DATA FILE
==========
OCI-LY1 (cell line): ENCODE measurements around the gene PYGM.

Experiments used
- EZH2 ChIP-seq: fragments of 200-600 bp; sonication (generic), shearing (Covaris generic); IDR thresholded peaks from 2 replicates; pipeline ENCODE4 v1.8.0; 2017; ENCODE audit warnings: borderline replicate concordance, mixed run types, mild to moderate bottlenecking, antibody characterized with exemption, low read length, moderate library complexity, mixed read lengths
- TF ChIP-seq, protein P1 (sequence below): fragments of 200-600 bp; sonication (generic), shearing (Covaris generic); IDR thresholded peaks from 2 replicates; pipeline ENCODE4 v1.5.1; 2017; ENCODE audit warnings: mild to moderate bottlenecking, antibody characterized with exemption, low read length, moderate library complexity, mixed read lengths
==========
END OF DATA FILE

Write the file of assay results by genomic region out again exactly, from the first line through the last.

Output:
OCI-LY1 (cell line): ENCODE measurements around the gene PYGM.

Experiments used
- EZH2 ChIP-seq: fragments of 200-600 bp; sonication (generic), shearing (Covaris generic); IDR thresholded peaks from 2 replicates; pipeline ENCODE4 v1.8.0; 2017; ENCODE audit warnings: borderline replicate concordance, mixed run types, mild to moderate bottlenecking, antibody characterized with exemption, low read length, moderate library complexity, mixed read lengths
- TF ChIP-seq, protein P1 (sequence below): fragments of 200-600 bp; sonication (generic), shearing (Covaris generic); IDR thresholded peaks from 2 replicates; pipeline ENCODE4 v1.5.1; 2017; ENCODE audit warnings: mild to moderate bottlenecking, antibody characterized with exemption, low read length, moderate library complexity, mixed read lengths